In a very promising step forward, a U.S. Food and Drug Administration panel has taken the unusual step of recommending approval of the first once-a-day pill to prevent HIV. The panel suggested the pill be prescribed for people at high-risk of infection, such as gay men with multiple sex partners. The hope is to reduce the number of new infections in the United States, which reached 56,000 last year (in a talk last month at Stanford, Anthony Fauci, MD, head of NIAID, called this number "embarrassing").
The move comes on the heels of a Stanford study (subscription required) that found use of the pill, marketed as Truvada, could be cost-effective if targeted at these high-risk groups. The Stanford study, published last month, found that if the pill were prescribed to just 20 percent of high-risk gay men – those with five or more sexual partners a year – some 41,000 new infections could be prevented over 20 years at a cost of about $16.6 billion.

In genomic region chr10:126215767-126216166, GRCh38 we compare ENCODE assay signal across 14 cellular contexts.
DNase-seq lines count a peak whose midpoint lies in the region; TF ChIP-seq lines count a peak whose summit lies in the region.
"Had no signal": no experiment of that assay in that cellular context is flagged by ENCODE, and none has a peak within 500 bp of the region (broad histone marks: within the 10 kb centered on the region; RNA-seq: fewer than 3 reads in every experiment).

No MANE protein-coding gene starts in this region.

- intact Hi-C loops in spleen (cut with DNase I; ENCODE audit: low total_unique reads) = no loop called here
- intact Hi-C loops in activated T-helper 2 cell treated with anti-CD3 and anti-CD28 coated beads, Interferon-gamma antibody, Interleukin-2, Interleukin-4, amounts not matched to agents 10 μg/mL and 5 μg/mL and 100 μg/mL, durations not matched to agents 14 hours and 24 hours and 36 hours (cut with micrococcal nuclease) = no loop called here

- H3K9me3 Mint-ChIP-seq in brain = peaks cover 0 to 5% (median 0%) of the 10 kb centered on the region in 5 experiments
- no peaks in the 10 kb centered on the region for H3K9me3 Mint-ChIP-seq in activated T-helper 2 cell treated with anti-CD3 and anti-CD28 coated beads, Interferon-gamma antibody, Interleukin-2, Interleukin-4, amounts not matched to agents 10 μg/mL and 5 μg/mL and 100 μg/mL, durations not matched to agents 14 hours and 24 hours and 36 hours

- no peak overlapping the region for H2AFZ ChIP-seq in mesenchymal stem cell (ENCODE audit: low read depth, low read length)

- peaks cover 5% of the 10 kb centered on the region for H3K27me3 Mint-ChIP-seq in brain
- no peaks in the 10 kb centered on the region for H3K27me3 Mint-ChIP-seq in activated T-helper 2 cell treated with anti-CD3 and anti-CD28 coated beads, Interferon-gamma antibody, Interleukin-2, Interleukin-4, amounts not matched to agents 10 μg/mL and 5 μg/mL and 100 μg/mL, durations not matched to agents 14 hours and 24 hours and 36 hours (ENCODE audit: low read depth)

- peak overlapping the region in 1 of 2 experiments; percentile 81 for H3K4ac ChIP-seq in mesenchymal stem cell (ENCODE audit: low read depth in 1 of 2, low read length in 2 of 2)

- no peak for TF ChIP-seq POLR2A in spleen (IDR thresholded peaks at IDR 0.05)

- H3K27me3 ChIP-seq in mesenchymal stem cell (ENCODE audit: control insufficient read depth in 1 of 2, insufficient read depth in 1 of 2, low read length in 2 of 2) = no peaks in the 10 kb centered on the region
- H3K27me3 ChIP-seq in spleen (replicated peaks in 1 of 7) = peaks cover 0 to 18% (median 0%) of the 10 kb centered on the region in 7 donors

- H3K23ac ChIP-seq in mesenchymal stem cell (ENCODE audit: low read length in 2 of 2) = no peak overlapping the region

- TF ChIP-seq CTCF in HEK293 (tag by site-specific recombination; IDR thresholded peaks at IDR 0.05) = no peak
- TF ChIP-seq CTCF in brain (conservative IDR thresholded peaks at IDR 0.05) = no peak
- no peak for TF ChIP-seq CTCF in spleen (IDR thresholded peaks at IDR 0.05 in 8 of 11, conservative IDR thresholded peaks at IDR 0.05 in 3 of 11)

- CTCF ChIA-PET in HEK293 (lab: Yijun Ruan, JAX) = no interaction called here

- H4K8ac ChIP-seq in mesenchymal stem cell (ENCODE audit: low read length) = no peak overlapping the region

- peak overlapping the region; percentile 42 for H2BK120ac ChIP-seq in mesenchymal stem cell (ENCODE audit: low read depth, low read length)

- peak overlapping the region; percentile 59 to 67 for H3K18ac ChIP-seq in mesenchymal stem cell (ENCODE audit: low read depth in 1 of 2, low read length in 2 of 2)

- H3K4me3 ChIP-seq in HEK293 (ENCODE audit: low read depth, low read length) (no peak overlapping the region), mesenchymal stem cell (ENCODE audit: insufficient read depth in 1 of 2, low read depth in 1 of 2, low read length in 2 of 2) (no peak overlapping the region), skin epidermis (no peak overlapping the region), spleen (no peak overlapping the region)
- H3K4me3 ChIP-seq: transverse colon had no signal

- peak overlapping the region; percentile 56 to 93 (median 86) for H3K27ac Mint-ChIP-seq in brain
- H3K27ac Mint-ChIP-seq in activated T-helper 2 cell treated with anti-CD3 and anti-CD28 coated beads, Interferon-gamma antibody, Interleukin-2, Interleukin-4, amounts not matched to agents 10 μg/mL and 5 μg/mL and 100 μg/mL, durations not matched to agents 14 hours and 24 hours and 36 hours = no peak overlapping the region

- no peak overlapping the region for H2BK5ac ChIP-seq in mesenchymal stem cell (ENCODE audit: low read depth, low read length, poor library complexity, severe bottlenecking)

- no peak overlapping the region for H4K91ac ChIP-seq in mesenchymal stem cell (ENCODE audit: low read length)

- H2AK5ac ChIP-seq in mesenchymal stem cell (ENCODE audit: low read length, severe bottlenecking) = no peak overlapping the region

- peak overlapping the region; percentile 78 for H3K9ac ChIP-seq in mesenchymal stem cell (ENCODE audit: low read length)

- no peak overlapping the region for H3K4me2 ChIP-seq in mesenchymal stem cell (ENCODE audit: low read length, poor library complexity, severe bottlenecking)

“Adopting (the pill) for men who have sex with men at high risk of acquiring HIV is an investment with good value that does not break the bank,” Jessie Juusola, a PhD candidate and the study’s lead author said at the time.
A landmark trial published in 2010 found the pill could reduce an individual’s risk of infection by 44 percent when taken daily. Patients who religiously followed the daily regimen reduced their risk to an even greater extent – by 73 percent, the trial results showed.
Scientists caution, however, that patients still need to be monitored for side-effects from the pill, which can affect the kidneys. Moreover, they need to be counseled to continue to use condoms and other protective measures, as the pill isn’t foolproof.